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Or more specifically, is there a peak time of day when a greater proportion of newly posted questions tend to get answered? When are the experts online and actively answering?

And conversely, are there any "dead times" when newly posted questions tend to drift off the radar screen and remain unanswered? When are the experts asleep or otherwise busy?

Please specify time zones in your answer - plus any other tips to improve the response rate, thanks.

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Looking at the locations of the users with high reputations (which tend to include a lot of people who answer), and filling in those whose locations I know but who don't give one here, it looks like a little bit more than half the number come from the USA, Canada, and other countries that have similar time zones. The rest cover Europe (including UK), Russia, India, Australia, New Zealand, and many other places around the world.

There's almost always some people active.

Purely anecdotally, there are relatively more answerers active when the North Americans are either at work or after work -- but at the same time, there are more people asking as well, so it's also easier for a question to disappear off the front page.

Less anecdotally, there's a number of relevant data queries at data.stackexchange.com

This one:

http://data.stackexchange.com/stats/query/111009/best-time-to-ask-question

has pretty strict criteria$^\dagger$ but you might be able to modify it to suit your needs; it looks for when accepted answers that score more than 50 from users with more than 10000 reputation were posted (a very high bar, few users answers regularly satisfy all of those criteria, so you're mostly looking at posts from a small subset of good answerers). In any case, that suggests that UTC 12-22 may be somewhat better than UTC 1-8 with other times in between.

$^\dagger$ Only 4.7% (!) of answers were counted in those figures. Probably the biggest factor in what gets included is the 50 score limit on the post (that limit is more likely to be hit if a question is asked an answered when North America is active -- it can be somewhat harder to get upvotes on good answers at other times), with the 10K rep not far behind. I think both are too strict, cutting out a host of really good answerers.

Note that the criteria above would have also suggested that you wouldn't have the best chance to get a good answer right when I am posting this. There may be a lesson in that, also.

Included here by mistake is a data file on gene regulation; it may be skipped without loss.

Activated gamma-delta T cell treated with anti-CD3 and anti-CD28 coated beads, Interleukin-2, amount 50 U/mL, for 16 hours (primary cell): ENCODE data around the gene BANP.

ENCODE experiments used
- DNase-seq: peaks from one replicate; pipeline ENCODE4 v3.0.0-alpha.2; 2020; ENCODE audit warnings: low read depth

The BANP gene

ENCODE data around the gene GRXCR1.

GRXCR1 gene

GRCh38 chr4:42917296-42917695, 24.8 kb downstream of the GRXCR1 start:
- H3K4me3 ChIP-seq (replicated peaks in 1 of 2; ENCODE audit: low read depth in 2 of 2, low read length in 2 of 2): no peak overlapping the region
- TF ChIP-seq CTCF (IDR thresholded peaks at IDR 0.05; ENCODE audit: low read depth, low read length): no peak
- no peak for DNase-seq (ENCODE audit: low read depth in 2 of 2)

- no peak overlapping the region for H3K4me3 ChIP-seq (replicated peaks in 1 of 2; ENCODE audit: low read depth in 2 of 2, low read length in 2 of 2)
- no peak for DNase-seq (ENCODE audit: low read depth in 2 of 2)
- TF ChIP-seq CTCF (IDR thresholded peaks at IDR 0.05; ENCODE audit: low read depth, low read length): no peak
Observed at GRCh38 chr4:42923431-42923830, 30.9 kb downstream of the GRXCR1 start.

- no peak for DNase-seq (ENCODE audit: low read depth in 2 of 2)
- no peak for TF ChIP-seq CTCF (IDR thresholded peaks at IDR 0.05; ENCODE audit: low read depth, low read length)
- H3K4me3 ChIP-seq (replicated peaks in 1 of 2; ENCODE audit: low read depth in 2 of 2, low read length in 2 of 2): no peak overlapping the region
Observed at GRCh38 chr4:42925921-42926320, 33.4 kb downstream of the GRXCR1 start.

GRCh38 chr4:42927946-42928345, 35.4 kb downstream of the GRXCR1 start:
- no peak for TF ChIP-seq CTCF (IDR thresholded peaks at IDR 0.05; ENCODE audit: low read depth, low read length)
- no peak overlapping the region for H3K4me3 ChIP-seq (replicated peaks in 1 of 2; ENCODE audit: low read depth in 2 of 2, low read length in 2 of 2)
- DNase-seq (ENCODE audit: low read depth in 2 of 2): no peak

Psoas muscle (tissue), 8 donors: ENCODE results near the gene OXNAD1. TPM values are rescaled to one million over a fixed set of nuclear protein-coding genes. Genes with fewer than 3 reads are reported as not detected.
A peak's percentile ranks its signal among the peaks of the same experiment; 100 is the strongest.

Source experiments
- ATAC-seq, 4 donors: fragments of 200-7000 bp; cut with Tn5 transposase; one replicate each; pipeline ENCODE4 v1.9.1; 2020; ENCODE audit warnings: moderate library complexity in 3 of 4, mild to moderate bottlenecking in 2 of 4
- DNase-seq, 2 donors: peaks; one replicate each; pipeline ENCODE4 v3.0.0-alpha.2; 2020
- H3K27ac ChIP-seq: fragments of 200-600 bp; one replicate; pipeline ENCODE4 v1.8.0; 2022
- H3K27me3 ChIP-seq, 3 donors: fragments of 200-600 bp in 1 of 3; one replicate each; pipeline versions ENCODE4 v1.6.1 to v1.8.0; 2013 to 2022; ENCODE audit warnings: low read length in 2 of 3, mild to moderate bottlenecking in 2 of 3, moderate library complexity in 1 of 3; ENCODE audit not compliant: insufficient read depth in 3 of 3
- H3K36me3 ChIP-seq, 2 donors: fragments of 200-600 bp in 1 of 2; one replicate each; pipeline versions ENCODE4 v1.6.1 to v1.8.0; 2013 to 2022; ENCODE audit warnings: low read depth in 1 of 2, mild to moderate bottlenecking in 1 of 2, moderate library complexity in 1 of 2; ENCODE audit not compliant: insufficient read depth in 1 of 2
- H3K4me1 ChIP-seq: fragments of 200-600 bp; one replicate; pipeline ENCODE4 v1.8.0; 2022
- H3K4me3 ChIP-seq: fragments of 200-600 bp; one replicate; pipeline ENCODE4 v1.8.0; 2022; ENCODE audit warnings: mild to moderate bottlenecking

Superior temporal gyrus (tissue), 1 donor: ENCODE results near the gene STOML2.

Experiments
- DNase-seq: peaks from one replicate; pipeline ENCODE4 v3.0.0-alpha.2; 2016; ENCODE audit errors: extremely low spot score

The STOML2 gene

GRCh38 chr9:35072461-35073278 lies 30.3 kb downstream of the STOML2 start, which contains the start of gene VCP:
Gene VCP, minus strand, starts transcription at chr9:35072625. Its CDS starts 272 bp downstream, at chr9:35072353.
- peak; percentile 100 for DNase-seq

Looking at some other queries, the three high rep users with the most accepted answers* will answer questions asked at any time -- in each case the times questions are posted which they answered are almost uniformly spread by time of day -- with a mild peak when people post more -- irrespective of when those answerers are active.

* (the only ones I checked but I expect that pattern will hold up for many more)

(Why? because while they don't answer around the clock, when they are answering, the most-accepted answerers scroll back through the questions until they hit questions they've already seen; if you want to get the attention of our most prolific producers of accepted answers, it really doesn't much matter when you post)

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    $\begingroup$ Well that's the best, clearest and most complete answer I've ever received on SE, thanks. Pity it's only on Meta... $\endgroup$ – Kelvin Mar 30 '16 at 1:01
  • $\begingroup$ Looking at the query you linked to, it seems that selection criteria of 50+ upvotes and 10k+ rep are commented out; it's only looking for accepted answers posted on the same day as the question (unless you were looking at some modified version of this query). $\endgroup$ – amoeba Mar 30 '16 at 9:12
  • $\begingroup$ @amoeba Ah, yes, of course that's commented out. Well now I have no good explanation for how less than 5% of the posts show up in it. Maybe there's something wrong with that query. $\endgroup$ – Glen_b Mar 30 '16 at 11:26
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    $\begingroup$ I posted some questions on Easter holidays and they seemed poorly received, so probably it might also be smart to avoid (if you want to maximize the yield of your questions), evident periods of holiday or leave. $\endgroup$ – Joe_74 Mar 30 '16 at 14:24
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    $\begingroup$ @Giuseppe Biondi-Zoccai - More to the point, it might be better to take a holiday yourself. Occasionally. ;-) $\endgroup$ – Kelvin Apr 1 '16 at 19:31
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My answer will not be about a time of day, but more about a couple of days period...

During weekends, the questions tend to receive an answer much later than if asked during the week days, at least in my perception.

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